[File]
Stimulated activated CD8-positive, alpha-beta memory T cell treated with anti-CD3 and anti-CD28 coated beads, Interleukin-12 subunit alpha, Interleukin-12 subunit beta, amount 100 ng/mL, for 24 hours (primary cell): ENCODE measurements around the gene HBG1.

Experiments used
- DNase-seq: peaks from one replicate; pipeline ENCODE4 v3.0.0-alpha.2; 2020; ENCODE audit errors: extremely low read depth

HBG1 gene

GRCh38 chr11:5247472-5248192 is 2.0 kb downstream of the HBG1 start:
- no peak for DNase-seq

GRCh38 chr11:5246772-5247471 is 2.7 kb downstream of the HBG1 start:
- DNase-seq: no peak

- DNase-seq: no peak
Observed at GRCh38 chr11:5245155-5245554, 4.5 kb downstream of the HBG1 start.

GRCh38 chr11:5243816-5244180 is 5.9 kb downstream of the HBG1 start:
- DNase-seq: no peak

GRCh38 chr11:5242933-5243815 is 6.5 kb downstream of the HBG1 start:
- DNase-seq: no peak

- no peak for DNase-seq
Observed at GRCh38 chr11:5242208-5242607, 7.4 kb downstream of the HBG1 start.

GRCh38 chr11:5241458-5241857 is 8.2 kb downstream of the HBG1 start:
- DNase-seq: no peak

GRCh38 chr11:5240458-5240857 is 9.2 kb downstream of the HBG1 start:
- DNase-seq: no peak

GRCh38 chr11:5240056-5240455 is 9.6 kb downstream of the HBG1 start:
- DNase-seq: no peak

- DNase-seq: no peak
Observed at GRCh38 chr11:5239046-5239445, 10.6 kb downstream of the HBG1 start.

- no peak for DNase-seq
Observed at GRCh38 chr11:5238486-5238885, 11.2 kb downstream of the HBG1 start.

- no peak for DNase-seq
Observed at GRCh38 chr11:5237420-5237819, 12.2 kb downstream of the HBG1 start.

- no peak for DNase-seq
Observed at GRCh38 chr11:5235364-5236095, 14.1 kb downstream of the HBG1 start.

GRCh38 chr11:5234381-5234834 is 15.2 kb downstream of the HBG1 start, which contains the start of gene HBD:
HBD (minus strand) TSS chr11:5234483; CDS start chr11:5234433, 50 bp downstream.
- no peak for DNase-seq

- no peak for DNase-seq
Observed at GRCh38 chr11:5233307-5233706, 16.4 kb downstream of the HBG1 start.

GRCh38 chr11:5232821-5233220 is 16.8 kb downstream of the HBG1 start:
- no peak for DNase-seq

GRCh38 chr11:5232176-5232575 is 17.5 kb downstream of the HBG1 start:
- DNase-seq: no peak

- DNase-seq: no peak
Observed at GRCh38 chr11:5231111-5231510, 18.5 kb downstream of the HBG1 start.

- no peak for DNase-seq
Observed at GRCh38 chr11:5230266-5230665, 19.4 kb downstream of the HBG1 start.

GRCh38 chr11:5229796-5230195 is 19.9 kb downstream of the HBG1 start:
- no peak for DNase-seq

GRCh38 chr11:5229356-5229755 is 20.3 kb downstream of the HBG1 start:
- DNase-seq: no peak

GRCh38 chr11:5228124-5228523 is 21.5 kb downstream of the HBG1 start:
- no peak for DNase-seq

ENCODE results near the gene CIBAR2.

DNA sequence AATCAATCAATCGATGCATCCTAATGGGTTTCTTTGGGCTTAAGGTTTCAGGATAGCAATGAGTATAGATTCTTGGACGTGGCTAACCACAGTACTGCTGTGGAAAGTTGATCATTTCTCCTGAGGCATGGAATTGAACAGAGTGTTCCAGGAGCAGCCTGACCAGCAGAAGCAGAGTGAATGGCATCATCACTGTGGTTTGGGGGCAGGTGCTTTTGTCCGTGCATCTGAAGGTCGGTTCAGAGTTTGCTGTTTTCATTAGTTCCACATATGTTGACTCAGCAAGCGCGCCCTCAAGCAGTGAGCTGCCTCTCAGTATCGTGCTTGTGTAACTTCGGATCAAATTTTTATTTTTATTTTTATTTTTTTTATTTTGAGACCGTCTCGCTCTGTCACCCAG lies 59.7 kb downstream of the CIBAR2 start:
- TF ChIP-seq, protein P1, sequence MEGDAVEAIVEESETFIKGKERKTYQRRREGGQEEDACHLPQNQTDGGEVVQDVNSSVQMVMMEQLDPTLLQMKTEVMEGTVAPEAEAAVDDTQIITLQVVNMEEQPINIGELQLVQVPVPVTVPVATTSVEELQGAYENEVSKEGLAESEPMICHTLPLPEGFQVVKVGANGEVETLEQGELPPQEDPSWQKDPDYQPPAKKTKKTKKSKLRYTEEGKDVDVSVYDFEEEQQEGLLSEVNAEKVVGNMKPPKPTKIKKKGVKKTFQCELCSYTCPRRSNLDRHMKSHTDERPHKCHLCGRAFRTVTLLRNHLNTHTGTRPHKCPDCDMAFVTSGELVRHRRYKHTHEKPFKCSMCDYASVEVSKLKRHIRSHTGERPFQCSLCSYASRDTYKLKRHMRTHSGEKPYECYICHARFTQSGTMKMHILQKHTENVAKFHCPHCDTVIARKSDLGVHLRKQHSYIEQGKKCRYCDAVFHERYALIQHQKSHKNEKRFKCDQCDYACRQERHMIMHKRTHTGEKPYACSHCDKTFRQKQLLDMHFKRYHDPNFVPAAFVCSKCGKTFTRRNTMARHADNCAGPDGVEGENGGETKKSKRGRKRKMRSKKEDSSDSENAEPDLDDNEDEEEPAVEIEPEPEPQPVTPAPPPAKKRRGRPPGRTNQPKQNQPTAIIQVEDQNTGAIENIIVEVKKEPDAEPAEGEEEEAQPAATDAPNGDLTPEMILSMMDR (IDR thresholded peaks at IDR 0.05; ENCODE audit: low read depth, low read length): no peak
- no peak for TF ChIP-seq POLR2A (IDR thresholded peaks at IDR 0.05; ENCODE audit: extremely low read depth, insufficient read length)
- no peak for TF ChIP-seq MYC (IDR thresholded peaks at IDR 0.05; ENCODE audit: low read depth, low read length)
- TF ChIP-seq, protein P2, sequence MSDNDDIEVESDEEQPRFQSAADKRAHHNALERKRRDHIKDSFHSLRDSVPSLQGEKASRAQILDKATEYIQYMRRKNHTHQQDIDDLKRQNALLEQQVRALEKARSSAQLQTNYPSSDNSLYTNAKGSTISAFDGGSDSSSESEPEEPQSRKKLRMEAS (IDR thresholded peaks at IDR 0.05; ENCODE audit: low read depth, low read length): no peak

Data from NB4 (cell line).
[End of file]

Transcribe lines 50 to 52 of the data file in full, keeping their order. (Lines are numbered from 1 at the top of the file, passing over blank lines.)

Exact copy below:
ENCODE results near the gene CIBAR2.

DNA sequence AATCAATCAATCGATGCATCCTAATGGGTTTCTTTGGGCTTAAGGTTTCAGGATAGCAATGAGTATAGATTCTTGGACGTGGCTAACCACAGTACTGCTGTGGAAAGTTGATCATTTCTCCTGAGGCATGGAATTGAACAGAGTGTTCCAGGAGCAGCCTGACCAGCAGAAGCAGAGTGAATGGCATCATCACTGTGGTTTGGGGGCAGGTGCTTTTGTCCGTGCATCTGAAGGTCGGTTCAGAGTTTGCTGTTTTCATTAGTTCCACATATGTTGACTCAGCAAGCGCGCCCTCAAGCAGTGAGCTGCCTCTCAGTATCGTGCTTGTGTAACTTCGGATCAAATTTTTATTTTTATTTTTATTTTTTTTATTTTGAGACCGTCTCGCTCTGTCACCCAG lies 59.7 kb downstream of the CIBAR2 start:
- TF ChIP-seq, protein P1, sequence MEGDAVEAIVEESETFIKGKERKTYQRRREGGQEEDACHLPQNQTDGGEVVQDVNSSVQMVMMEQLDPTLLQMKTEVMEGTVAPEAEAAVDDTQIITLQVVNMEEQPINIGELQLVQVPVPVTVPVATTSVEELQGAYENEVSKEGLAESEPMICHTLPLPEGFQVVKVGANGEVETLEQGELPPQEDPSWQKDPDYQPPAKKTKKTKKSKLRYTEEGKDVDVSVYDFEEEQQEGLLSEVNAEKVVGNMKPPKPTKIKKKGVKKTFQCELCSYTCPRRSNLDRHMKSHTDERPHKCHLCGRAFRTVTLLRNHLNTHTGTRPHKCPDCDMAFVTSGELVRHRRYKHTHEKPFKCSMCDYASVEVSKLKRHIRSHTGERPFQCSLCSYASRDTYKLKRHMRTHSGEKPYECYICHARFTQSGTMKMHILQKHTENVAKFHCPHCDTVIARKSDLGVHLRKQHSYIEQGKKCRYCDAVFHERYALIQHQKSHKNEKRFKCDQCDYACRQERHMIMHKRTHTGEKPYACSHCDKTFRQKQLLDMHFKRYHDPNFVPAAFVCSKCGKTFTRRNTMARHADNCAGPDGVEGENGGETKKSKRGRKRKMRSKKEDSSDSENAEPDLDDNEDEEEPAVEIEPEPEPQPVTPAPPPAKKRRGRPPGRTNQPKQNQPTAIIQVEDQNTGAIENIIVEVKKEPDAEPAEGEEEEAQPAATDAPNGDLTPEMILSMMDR (IDR thresholded peaks at IDR 0.05; ENCODE audit: low read depth, low read length): no peak